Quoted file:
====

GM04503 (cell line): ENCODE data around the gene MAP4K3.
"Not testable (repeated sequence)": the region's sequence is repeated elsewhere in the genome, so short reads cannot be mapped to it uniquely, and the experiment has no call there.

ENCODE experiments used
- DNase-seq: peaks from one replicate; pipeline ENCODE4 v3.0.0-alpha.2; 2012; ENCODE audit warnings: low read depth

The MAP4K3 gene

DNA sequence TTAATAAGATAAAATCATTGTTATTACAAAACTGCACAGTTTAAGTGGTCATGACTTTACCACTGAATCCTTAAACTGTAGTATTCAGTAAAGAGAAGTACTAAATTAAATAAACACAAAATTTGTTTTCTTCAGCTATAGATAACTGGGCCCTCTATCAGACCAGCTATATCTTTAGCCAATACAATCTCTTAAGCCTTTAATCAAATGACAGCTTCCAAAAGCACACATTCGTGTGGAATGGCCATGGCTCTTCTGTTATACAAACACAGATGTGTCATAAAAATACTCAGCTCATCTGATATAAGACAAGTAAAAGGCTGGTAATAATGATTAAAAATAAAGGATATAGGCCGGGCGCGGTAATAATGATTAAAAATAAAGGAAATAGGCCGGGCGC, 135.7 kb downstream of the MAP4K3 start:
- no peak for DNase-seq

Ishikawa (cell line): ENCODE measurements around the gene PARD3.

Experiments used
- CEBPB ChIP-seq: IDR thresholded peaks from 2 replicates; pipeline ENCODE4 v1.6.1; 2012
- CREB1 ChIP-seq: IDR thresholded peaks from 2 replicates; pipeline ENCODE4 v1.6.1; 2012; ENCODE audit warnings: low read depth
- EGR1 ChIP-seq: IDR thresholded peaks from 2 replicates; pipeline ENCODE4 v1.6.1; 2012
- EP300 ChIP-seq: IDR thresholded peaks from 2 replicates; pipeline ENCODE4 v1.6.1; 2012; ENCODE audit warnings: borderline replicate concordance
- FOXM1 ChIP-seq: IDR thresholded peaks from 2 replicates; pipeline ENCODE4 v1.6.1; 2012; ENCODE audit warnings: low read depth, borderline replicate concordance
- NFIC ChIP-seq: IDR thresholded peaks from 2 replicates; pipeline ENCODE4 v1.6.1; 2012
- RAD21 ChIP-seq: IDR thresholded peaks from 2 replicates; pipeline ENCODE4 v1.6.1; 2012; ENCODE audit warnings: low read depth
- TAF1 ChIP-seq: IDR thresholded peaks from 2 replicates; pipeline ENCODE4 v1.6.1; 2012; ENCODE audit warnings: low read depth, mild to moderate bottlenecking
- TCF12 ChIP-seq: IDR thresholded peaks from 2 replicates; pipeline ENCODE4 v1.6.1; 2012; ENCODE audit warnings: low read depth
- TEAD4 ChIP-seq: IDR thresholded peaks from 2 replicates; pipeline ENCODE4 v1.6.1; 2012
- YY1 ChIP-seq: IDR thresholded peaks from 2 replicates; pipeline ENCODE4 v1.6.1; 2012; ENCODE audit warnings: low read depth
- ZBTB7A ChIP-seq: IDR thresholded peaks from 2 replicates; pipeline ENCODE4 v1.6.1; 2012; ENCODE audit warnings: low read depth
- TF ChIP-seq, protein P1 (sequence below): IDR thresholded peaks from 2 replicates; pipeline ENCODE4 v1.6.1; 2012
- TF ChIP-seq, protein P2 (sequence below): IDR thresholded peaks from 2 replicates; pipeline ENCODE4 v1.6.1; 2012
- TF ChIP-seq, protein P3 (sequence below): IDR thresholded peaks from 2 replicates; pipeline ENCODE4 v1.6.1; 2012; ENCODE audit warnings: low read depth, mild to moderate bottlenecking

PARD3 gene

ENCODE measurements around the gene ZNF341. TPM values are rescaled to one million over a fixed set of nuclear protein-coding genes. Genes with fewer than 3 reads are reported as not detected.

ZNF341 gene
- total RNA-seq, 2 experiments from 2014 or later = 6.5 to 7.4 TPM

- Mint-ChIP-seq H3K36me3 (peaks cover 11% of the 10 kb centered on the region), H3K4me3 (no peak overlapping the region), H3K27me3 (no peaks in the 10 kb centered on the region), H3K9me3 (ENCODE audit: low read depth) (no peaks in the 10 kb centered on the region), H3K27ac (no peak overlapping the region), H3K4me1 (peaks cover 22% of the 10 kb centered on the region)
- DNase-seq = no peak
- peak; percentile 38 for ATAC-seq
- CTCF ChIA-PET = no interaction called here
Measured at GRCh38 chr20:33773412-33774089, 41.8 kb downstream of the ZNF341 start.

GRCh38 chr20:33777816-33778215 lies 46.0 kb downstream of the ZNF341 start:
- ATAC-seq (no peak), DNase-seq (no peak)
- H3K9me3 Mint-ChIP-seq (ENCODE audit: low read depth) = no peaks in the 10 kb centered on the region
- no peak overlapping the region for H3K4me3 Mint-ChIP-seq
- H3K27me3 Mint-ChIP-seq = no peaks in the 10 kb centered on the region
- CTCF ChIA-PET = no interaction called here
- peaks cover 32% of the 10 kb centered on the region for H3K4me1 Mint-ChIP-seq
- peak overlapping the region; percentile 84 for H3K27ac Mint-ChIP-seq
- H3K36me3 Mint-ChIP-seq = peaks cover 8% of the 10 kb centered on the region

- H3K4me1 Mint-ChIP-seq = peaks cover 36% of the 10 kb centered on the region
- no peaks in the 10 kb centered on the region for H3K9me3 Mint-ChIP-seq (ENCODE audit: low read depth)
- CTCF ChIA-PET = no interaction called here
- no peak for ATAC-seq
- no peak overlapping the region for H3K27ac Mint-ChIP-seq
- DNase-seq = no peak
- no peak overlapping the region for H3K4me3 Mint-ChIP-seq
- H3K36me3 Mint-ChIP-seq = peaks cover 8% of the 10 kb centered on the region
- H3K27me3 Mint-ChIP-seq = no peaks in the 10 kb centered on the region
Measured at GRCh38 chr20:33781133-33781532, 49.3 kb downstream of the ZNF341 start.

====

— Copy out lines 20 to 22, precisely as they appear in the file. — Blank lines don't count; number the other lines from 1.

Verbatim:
- YY1 ChIP-seq: IDR thresholded peaks from 2 replicates; pipeline ENCODE4 v1.6.1; 2012; ENCODE audit warnings: low read depth
- ZBTB7A ChIP-seq: IDR thresholded peaks from 2 replicates; pipeline ENCODE4 v1.6.1; 2012; ENCODE audit warnings: low read depth
- TF ChIP-seq, protein P1 (sequence below): IDR thresholded peaks from 2 replicates; pipeline ENCODE4 v1.6.1; 2012